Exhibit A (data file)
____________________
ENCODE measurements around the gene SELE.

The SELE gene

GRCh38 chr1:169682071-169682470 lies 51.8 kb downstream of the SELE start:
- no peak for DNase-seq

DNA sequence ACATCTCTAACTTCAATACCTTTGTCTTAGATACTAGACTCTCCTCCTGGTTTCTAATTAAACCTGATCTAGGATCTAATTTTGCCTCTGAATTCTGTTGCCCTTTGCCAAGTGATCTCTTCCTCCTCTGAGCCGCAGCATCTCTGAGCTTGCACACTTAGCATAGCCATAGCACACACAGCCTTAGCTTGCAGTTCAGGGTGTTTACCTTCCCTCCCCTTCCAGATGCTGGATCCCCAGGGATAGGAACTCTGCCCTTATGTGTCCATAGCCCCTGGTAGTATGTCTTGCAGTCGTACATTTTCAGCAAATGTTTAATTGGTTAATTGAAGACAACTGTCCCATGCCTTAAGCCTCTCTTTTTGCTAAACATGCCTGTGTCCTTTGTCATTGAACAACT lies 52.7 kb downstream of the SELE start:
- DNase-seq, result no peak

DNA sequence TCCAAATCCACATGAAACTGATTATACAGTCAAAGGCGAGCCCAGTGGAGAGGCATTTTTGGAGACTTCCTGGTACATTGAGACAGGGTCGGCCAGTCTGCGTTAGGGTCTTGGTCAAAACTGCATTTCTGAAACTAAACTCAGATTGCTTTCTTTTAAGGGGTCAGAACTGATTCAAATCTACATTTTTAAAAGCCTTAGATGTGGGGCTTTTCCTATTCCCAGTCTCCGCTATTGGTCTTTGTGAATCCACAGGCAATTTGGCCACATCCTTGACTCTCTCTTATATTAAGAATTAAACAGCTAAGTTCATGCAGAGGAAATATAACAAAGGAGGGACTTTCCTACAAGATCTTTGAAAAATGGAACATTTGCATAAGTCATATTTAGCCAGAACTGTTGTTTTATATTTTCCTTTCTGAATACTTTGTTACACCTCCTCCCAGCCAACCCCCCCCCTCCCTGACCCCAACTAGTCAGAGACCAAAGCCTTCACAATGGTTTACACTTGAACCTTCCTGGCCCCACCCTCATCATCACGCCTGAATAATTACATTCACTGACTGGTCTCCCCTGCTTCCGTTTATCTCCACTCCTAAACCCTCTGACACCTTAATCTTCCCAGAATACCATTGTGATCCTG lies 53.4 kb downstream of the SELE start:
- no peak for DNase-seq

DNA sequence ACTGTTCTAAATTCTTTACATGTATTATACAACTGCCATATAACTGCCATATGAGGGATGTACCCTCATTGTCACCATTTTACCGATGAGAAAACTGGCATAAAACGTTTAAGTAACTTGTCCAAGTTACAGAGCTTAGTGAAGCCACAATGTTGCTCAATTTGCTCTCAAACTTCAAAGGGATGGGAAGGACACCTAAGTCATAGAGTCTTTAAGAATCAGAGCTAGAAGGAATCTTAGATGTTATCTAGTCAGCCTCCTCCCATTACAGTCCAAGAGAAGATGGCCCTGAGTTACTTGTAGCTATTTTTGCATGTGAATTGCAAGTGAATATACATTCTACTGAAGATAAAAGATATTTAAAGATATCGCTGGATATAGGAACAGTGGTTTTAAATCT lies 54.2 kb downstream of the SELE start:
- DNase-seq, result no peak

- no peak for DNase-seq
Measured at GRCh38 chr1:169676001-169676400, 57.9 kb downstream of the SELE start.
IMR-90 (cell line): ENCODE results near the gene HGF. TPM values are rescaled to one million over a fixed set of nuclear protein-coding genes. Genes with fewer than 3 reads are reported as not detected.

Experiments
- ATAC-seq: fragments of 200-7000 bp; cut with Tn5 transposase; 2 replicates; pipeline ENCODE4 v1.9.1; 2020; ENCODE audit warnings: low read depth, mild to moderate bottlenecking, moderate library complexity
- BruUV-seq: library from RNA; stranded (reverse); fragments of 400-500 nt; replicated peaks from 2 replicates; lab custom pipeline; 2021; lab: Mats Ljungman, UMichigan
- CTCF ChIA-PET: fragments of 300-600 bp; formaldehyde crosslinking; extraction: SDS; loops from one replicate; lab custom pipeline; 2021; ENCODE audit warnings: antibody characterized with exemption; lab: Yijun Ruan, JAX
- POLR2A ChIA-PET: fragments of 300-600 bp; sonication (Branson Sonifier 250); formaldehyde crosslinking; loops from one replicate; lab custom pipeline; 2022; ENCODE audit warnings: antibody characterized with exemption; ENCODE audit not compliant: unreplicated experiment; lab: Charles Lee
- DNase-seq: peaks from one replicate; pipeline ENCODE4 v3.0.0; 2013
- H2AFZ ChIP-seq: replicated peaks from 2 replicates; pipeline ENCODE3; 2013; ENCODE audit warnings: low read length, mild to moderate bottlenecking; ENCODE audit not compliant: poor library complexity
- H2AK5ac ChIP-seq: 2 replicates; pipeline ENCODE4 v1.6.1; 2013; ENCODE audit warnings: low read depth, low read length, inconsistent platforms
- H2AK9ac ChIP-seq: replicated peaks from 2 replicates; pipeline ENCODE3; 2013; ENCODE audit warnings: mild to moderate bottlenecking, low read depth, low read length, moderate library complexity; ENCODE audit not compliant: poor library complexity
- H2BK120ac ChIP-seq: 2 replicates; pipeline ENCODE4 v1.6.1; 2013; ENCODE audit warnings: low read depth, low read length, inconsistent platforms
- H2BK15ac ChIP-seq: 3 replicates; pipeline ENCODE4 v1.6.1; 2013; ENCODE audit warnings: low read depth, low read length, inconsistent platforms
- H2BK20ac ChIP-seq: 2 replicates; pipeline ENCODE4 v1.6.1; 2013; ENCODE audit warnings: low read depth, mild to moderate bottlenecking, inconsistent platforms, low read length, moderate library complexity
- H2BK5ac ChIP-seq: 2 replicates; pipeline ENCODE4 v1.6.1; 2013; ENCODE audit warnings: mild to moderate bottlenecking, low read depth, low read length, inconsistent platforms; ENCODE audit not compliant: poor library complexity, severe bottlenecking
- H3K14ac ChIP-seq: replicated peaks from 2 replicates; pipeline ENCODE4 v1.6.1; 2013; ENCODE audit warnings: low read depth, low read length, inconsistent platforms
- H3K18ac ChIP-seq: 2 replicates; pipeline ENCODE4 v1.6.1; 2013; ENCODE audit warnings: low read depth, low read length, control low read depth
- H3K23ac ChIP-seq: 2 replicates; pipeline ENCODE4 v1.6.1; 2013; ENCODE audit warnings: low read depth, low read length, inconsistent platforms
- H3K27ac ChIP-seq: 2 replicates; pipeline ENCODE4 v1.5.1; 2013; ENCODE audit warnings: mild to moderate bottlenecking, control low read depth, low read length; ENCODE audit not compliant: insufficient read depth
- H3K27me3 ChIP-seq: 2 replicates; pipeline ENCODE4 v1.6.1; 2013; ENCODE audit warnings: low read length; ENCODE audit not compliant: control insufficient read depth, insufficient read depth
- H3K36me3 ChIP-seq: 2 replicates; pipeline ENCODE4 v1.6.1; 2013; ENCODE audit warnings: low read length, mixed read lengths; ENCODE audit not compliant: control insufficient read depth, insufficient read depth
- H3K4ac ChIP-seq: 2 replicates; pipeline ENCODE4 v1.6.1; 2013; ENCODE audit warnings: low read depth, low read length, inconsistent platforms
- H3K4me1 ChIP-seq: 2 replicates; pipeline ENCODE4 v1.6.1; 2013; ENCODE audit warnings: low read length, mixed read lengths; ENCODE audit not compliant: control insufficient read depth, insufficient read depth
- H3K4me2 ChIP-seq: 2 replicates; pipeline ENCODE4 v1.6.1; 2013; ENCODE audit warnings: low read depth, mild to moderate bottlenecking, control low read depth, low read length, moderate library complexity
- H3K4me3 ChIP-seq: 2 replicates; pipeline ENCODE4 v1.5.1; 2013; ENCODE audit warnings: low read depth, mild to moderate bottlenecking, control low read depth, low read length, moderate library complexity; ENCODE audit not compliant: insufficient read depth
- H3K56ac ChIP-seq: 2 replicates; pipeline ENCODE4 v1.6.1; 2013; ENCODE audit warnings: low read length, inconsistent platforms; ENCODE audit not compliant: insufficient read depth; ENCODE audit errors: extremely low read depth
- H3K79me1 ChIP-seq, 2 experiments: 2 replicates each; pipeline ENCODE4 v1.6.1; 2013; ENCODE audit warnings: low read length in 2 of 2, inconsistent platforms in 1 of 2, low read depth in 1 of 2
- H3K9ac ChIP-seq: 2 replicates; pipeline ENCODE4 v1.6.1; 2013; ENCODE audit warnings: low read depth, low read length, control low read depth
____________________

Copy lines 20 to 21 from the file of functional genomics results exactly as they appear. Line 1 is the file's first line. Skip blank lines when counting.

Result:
- H2AFZ ChIP-seq: replicated peaks from 2 replicates; pipeline ENCODE3; 2013; ENCODE audit warnings: low read length, mild to moderate bottlenecking; ENCODE audit not compliant: poor library complexity
- H2AK5ac ChIP-seq: 2 replicates; pipeline ENCODE4 v1.6.1; 2013; ENCODE audit warnings: low read depth, low read length, inconsistent platforms